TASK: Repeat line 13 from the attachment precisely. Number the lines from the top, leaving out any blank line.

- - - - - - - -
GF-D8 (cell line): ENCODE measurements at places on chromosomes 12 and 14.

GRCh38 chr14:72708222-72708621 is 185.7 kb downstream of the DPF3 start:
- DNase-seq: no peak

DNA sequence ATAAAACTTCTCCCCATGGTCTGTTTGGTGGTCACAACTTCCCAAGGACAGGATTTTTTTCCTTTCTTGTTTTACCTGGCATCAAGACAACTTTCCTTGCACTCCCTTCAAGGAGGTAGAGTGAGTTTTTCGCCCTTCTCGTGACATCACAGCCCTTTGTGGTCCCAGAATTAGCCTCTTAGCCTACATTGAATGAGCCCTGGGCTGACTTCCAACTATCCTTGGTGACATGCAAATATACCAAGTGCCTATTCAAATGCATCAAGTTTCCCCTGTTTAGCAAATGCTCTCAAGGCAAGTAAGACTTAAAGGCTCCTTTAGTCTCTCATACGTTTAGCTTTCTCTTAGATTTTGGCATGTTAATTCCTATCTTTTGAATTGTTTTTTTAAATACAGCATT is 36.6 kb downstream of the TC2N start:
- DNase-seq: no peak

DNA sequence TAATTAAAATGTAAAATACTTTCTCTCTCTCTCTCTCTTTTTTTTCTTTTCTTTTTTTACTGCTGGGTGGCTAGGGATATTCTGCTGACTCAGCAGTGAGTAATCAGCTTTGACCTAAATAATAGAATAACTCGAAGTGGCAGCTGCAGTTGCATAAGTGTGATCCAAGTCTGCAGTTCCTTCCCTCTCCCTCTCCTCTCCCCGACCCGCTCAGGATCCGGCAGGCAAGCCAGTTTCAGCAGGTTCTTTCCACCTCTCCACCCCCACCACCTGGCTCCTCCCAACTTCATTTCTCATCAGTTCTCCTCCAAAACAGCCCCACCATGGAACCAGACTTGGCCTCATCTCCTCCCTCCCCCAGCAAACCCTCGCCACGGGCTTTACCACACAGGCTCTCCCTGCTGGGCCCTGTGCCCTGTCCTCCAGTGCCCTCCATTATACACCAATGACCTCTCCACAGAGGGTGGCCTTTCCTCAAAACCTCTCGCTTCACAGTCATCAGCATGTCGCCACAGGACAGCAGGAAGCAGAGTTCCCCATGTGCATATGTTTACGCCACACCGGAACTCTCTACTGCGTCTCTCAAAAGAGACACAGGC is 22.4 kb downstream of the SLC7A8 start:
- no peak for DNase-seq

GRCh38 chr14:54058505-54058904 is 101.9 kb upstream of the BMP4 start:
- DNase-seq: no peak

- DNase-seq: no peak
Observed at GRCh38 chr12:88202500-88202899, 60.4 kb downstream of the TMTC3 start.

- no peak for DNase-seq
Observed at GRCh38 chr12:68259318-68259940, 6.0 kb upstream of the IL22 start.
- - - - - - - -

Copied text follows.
Observed at GRCh38 chr12:68259318-68259940, 6.0 kb upstream of the IL22 start.